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From Heaven With Love

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    Caiaphas Almost Convinced

    The thought that all would stand at the bar of God, to be rewarded according to their works, was a thought of terror to Caiaphas. There rushed before his mind the scenes of the final judgment. For a moment he saw the graves giving up their dead, with the secrets he had hoped were forever hidden. He felt as if the eternal Judge was reading his soul, bringing to light mysteries supposed to be hidden with the dead.HLv 470.2

    Caiaphas had denied the resurrection, the judgment, and a future life. Now he was maddened by satanic fury. Rending his robe, he demanded that the prisoner be condemned for blasphemy. “What further need have we of witnesses?” he said; “behold, now ye have heard His blasphemy. What think ye?” And they all condemned Him.HLv 470.3

    Caiaphas was furious with himself for believing Christ's words, and instead of rending his heart and confessing that Jesus was the Messiah, he rent his priestly robes in determined resistance. This act was deeply significant. Done to secure Christ's condemnation, the high priest had condemned himself. By the law of God he was disqualified for the priesthood. He had pronounced on himself the death sentence.HLv 470.4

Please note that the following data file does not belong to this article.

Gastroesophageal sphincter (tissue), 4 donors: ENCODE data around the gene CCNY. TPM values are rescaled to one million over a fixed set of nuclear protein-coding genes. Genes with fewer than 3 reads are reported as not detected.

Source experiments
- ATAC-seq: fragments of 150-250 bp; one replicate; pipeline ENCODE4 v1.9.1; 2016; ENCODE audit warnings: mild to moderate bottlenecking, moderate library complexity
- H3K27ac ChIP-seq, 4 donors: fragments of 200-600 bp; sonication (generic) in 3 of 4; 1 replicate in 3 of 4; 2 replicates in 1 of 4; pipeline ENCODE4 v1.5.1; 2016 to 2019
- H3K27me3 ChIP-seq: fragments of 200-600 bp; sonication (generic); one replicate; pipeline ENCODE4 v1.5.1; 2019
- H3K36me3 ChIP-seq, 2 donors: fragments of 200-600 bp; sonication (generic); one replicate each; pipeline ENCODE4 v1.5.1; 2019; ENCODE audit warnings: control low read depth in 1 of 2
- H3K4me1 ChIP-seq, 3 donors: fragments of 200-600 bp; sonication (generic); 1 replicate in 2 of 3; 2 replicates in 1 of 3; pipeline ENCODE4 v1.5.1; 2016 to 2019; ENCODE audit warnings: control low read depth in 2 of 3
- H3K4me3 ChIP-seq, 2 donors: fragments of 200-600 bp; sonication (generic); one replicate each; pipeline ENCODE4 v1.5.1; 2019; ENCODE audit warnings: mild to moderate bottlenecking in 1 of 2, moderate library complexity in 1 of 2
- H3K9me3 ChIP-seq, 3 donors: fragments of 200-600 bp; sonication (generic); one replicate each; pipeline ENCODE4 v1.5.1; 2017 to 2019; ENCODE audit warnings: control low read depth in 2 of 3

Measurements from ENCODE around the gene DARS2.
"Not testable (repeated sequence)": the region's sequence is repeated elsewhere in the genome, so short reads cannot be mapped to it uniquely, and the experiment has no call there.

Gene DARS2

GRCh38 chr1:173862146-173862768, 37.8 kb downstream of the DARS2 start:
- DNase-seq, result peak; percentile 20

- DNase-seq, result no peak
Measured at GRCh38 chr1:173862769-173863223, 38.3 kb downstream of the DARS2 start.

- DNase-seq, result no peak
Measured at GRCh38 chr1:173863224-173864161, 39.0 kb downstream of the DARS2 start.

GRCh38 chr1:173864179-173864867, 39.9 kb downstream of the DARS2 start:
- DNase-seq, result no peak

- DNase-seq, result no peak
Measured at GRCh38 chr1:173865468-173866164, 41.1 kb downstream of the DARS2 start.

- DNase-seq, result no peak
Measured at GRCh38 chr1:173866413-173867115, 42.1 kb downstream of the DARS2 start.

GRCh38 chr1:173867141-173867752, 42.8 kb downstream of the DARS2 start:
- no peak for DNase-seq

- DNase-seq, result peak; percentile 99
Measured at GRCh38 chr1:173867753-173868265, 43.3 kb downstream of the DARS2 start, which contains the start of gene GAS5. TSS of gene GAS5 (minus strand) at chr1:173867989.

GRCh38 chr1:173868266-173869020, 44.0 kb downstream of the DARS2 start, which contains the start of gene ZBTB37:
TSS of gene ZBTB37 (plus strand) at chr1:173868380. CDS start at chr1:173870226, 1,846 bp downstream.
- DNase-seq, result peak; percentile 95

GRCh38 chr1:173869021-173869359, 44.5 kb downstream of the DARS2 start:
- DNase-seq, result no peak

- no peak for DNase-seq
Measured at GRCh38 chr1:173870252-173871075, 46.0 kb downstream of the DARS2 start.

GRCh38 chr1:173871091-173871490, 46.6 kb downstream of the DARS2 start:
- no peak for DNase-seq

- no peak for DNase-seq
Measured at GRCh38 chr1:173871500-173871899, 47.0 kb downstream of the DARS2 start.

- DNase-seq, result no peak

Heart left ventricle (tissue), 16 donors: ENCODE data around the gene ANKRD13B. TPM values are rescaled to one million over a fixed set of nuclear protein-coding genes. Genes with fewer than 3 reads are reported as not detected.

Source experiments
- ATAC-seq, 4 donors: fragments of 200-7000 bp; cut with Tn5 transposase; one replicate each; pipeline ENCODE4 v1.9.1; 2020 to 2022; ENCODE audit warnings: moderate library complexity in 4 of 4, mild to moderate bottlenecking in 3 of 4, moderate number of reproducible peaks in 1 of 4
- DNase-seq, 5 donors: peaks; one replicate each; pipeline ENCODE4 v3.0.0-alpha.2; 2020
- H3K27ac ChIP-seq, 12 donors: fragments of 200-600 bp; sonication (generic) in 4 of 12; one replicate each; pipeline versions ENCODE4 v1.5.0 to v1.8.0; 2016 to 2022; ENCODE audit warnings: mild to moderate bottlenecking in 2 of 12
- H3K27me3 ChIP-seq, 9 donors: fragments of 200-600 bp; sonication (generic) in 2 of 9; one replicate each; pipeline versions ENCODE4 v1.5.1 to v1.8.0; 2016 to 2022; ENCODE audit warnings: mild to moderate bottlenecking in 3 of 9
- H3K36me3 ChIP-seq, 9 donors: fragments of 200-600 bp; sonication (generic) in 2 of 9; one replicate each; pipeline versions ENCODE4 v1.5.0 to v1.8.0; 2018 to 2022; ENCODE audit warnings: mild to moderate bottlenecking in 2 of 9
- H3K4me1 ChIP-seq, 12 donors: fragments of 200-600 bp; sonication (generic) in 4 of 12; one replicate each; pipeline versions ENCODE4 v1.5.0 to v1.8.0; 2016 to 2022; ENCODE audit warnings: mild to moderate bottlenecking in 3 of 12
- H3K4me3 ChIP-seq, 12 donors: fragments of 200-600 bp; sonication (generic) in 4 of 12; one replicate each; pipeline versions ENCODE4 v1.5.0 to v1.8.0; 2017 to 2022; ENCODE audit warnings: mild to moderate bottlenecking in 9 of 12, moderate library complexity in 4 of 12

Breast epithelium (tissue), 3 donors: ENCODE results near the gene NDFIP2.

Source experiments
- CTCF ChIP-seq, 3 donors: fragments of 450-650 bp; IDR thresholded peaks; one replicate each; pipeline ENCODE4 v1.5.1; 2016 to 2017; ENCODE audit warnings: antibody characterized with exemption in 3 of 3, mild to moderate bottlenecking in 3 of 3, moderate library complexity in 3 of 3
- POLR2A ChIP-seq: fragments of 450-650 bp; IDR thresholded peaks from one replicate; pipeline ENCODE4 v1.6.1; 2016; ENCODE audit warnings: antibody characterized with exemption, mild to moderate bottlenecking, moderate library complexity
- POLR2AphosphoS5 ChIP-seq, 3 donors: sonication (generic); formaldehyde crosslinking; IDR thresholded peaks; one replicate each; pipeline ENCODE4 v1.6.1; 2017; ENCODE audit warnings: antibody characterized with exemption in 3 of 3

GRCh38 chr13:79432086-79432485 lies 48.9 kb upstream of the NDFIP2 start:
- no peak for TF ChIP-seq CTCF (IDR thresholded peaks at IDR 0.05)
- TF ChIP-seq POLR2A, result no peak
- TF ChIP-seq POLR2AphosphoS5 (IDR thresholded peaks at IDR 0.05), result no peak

A high priest was not to rend his garments. By the Levitical law, under no circumstances was the priest to rend his robe. Express command had been given by Christ to Moses concerning this. See Leviticus 10:6. Finite man might rend his own heart by showing a contrite and humble spirit. But no rent must be made in the priestly robes, for this would mar the representation of heavenly things. The high priest who dared to engage in the service of the sanctuary with a rent robe was looked on as having severed himself from God. This action exhibited by Caiaphas showed human passion, human imperfection.HLv 471.1

    By rending his garments, Caiaphas made of no effect the law of God, to follow the traditions of men. A manmade law provided that in case of blasphemy a priest might rend his garments in horror at the sin, and be guiltless. Thus the law of God was made void by the laws of men. But in this act, he himself was committing blasphemy.HLv 471.2

    When Caiaphas rent his garment, his act was significant of the place the Jewish nation would thereafter occupy toward God. The Jewish people had rejected Him who was the antitype of all their types, the substance of all their shadows. Israel was divorced from God. Well might the high priest rend his robes in horror for himself and for the nation.HLv 471.3

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